Saturday, September 22, 2007

One year on, same result!

Good old Sussex by the Sea.

Sussex won the title for the second year running, and the third time in five years, after an emphatic victory over Worcestershire at Hove.

Spinner Mushtaq Ahmed had match figures of 13-225 as the defending champions won by an innings and 14 runs.

But they then had to wait over four and a half hours to learn the outcome of Lancashire's game against Surrey before the celebrations could begin.

"I am proud of every single player," said team manager Mark Robinson.

Lancashire needed to score 489 to beat Surrey and win the title outright for the first time since 1934, and produced a magnificent effort before falling 25 runs short.

Sussex's game had finished just before lunch when Worcestershire were all out for 305 despite a stand of 117 between Moeen Ali (85) and Gareth Batty (84).

The pair added 54 to an overnight toal of 190-5, with Batty confidently hitting Mushtaq away over long-off for six as he went to a 75-ball half century.

But the Pakistani eventually made the breakthrough when Moeen missed an attempted sweep and was bowled.

Moeen's cousin Kabir was next man in and he also proved difficult to dislodge, contributing 23 to a stand with Batty before attempting an over-ambitious stroke and losing his leg stump to seamer Robin Martin-Jenkins.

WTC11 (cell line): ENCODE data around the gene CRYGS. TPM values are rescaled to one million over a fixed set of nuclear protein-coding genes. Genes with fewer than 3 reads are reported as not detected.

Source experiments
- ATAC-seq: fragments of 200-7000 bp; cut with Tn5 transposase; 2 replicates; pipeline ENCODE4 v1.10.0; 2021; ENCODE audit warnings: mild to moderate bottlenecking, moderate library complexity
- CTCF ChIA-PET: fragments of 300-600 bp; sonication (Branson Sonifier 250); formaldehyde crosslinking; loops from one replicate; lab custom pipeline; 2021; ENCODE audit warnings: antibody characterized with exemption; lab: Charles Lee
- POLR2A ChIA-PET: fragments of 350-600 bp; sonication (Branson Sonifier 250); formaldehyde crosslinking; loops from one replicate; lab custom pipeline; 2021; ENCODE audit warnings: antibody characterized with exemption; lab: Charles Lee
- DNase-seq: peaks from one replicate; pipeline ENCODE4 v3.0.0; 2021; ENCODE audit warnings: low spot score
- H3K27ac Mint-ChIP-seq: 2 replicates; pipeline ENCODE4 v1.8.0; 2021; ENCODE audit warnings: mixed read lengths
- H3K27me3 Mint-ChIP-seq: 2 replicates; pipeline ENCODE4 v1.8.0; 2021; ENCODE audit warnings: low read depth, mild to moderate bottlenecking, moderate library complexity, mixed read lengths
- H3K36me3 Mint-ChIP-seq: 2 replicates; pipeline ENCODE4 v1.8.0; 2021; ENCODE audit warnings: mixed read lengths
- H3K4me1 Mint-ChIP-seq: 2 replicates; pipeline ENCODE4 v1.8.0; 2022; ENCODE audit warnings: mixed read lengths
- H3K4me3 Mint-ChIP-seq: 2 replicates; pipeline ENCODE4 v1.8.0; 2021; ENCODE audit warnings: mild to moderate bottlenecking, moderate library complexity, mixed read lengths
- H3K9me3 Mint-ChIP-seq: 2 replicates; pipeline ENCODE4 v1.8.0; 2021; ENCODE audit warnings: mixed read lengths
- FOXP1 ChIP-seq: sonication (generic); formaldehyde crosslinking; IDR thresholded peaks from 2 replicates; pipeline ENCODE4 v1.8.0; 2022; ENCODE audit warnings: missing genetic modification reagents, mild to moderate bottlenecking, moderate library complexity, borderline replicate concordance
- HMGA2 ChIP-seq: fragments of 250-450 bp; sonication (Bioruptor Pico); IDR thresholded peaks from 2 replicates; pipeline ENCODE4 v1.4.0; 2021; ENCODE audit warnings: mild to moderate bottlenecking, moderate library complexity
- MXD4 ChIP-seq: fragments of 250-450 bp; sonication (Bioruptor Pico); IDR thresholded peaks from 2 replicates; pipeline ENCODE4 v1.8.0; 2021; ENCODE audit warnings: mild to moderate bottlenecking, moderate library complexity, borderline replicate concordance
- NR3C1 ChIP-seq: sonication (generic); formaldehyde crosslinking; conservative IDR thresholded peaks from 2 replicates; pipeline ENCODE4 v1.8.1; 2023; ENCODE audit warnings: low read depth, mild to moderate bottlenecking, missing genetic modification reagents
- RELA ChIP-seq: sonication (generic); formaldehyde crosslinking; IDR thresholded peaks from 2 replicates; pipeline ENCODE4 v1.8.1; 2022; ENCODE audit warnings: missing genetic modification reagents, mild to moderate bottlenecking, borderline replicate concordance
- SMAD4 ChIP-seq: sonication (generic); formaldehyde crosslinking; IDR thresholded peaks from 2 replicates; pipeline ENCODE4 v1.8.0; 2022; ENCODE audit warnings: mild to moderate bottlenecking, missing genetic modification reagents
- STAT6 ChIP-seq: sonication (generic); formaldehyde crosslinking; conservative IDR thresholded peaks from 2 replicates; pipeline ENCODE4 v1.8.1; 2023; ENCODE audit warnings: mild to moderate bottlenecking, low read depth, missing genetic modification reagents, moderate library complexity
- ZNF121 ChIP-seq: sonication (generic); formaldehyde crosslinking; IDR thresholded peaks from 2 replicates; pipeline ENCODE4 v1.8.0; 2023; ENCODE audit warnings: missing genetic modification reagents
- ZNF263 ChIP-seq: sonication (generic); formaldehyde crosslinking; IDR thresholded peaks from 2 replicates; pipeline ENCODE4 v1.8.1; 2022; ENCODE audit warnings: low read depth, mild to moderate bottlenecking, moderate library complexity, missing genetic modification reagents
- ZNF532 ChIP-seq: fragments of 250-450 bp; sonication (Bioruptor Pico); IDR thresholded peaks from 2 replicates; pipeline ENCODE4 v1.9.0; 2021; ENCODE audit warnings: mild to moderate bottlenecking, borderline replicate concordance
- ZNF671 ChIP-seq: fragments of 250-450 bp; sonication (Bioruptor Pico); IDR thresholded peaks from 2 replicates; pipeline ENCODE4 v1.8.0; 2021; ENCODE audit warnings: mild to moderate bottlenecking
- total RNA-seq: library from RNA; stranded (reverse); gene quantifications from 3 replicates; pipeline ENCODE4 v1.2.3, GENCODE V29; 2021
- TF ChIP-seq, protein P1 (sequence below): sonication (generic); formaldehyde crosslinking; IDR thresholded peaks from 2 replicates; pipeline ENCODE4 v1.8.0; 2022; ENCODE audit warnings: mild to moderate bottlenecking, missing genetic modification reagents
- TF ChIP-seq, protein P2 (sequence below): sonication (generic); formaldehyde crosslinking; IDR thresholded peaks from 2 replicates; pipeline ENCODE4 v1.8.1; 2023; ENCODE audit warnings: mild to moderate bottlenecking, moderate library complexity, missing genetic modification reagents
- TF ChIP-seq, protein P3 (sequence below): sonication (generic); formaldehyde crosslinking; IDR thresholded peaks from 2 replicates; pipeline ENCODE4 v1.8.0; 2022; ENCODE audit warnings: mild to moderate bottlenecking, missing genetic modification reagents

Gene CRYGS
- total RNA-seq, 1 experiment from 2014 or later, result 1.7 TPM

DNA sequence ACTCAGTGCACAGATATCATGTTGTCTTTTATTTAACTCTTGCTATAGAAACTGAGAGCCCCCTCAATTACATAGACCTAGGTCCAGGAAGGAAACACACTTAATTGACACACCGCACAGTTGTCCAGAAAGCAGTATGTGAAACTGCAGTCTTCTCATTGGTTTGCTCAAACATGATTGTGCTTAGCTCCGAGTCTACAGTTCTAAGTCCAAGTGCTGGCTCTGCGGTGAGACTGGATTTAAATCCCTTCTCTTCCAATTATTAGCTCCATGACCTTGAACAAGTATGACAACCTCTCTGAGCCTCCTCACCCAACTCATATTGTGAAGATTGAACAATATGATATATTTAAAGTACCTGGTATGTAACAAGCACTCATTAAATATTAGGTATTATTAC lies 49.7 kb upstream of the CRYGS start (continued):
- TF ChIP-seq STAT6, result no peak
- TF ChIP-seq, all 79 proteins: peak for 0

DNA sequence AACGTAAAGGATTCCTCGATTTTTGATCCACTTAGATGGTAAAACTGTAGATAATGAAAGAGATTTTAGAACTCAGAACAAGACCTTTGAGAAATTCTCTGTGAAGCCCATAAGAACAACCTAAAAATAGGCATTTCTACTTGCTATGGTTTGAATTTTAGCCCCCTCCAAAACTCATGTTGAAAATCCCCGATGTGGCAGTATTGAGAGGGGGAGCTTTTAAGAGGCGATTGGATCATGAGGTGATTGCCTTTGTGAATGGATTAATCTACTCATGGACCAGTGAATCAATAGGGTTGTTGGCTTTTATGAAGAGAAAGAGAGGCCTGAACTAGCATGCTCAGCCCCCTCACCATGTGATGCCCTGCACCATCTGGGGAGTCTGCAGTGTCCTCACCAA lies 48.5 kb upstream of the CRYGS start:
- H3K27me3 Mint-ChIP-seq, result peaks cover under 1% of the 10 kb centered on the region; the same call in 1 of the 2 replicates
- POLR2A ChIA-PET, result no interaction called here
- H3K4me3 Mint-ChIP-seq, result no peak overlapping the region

Worcestershire's resistance was all but ended when Batty, having hit four sixes and nine fours, was lured down the track by Mushtaq and stumped by Andrew Hodd.

Mushtaq Ahmed had the final word in his duel with Gareth Batty

Richard Jones was next to go, caught at slip by Sussex skipper Chris Adams for two off Mushtaq, who then had Nadeem Malik taken by short leg Carl Hopkinson to finish with 7-132 and claim his 90th victim of another magnificent season.

"Mushy has the strongest mental capacity I've known a cricketer to have and he's obviously an exceptional bowler as well.

"We're very lucky to have him," Robinson told BBC 5live.

The success was especially sweet for skipper Chris Adams, who turned down the chance to become Yorkshire's director of cricket last winter in order to stay on ths south coast.

"It's been the most excruciating afternoon. Lancashire nearly did it," said Adams, after watching the end of the Red Rose county's match on TV.

But he insisted his team were worthy champions, adding: "You play 16 games of four-day cricket, the best team has to win the trophy and we proved that this year - [but] only by the slimmest of margins.

"It could have gone to five teams before this last round [of games] so credit to everyone, but I guess we were the best team - just, and only just."

The match against Worcestershire, meanwhile, was the last for Sussex batsman Richard Montgomerie, who has retired at the age of 36 after a season in which he scored eaxctly 1,000 first-class runs, including two centuries.